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With dysfunctional behavior in his sites, the big advisor will go 24 hours straight if necessary in webcast marathon
February 1, 2011 — 5:44 AM UTC by Brooke Southall
RIAs were buffeted with clients who presented them this stark choice in 2008: get my assets out of equities or lose me as a client.
Many advisors stood their ground in these situations but plenty caved in to the pressure. These advisors could repeat that mistake in the future – both when the market goes irrationally high or low. When the market goes up, clients start demanding more risky, high-flying stocks.
With these emotionally susceptible advisors in mind, Mark Matson is creating a marathon coaching session both to the 400 advisors who he manages $2.9 billion of assets for and also for their 13,000 end clients from his offices in Cincinnati – and to the public at www.Livestream.com/Markmatson.
It will include three people presenting the material, four cameramen, five people in the control room, make-up people and catering personnel. He expects the manpower in total to be between 20 and 30 people. He’s willing for the event to go 24 hours though it may go as few as 10 hours.
The event’s content will be the material for a book, The Fourth Factor, that he’s publishing this summer. In short, the fourth factor is behavior and how to maintain the discipline necessary for success. Mark Matson is the author of several books on investing, makes appearances on CNBC and Fox Business News and built his business from scratch over the course of 19 years. See:Advisor Spotlight: Mark Matson on his $2.7 billion investment coaching business
Today, Matson promises to zero in on the three ways that an advisor needs to be prepared mentally to keep from giving in to irrational demands from clients.
First, the advisors need to have a catharsis of accepting themselves and their behavior as dysfunctional.
Second, they need some true education on how to build portfolio.
But the third component – having a support group – is what Matson intends to drive home. He simply doesn’t believe that many advisors can stick to their discipline in isolation. He uses the example that everyone knows how to lose weight – eat less and move more.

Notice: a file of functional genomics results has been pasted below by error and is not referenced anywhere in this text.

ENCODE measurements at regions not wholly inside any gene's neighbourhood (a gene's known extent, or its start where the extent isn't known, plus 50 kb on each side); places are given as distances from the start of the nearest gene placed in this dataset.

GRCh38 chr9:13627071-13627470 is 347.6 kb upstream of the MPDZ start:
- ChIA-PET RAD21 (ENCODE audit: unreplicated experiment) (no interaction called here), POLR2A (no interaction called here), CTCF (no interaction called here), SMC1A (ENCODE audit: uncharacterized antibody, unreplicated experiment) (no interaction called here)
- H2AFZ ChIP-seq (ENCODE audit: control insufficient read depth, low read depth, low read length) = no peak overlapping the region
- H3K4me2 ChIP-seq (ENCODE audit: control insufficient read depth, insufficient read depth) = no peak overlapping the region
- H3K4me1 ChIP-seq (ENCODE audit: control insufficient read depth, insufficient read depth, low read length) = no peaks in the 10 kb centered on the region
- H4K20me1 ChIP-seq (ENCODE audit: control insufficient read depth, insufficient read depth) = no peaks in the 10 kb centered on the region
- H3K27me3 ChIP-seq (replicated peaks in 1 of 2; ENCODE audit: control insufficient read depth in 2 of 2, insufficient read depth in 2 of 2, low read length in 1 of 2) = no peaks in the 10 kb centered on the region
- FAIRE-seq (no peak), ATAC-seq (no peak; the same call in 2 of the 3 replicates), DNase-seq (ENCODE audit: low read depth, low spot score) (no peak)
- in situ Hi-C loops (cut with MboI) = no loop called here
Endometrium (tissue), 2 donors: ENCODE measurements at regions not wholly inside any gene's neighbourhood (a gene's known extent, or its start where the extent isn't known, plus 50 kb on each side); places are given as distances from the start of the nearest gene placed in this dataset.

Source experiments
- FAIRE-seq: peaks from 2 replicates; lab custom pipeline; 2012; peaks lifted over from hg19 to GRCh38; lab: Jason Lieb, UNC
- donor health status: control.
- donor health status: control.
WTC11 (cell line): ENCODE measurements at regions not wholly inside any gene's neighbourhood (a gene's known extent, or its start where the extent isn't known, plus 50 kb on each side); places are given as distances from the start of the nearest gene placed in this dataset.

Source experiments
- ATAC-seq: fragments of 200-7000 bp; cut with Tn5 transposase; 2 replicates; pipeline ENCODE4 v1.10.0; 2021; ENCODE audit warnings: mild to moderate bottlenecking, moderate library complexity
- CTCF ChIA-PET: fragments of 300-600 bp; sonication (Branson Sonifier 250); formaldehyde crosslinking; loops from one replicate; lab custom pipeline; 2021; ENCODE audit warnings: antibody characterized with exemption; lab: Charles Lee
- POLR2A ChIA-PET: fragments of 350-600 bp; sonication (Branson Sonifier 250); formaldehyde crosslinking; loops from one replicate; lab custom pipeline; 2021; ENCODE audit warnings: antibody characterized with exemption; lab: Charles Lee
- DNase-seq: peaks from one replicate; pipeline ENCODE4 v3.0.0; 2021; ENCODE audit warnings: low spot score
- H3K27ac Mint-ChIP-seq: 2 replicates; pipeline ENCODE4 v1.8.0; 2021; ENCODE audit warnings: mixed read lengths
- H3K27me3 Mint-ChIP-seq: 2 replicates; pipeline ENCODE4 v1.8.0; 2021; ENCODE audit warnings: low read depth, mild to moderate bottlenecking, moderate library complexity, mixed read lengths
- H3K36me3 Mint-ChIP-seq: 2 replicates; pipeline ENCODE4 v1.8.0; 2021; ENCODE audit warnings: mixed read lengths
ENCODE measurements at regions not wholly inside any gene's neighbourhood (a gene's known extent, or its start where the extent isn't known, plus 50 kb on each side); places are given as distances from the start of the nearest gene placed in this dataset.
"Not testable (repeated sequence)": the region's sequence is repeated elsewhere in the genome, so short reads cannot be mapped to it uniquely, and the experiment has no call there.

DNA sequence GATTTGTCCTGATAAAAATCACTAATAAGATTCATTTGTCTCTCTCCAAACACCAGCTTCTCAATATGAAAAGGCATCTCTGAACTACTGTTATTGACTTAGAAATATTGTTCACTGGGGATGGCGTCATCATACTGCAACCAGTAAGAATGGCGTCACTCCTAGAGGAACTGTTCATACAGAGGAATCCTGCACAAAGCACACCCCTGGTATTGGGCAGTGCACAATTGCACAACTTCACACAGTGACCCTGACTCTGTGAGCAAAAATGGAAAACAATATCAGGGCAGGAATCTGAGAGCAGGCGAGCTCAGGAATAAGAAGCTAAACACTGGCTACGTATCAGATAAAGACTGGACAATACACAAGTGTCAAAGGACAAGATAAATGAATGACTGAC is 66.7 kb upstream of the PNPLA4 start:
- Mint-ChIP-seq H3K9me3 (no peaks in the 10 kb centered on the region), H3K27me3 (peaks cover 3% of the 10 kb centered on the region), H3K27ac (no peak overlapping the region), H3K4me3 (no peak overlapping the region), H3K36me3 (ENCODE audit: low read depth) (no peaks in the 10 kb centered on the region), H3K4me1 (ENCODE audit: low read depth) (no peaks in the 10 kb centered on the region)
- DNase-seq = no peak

But the ones who succeed are the ones in Weight Watchers, which offers the support. Alcoholics Anonymous is another good example, he says. He believes that advisors need to join groups and that they need to help their investors to do the same.
“Fear and panic love isolation,” he says.
With this isolation factor in mind, Matson advocates that advisors find a way to make a daily contact with clients by one medium or another – a prescription that he admits is surprising inits frequencyb to most advisors. “It can even be Facebook.” He believes the daily contact is necessary to counter the daily barrage from newspapers, CNBC, radio, E*TRADE commercials and others that incite investor emotions daily.
Fred Taylor, principal of Professional Associates Wealth Counseling, says the proof that advisors panic under client pressure can be seen in the massive outflows that occurred in equity mutual funds in 2008 – many of them controlled by advisors.
“You had a massive outflow that were handled by advisors.” He uses Matson to invest his assets and Matson uses Dimensional Fund Advisors as a primary subcomponent for his mutual funds . He declined to disclose AUM.
Leonard Raskin, principal of Wealth Advisory Partners in Sparks, Md., which manages $125 million of AUM says he is actually experiencing the otherside of the emotional coin with his clients – ones who want to get more money into a rising market.
“People want more equities and it’s only been two years since they wanted out and many of them are the same people,” he says.
Raskin adds that the support he gets from other advisors is extremely valuable to manage the pressure exerted by clients in these situations. “It’s very tough. We talk a lot. We meet a lot. It’s drilled in to you. You can’t sell out your client. You hurt them more (by doing so) than they hurt you (by leaving).”
Such emotional vulnerability is not a character flaw, Matson says.
“It’s one thing to ask: can you take the heat? Nobody could foresee in their psyche what it would be like to see their clients panic.”
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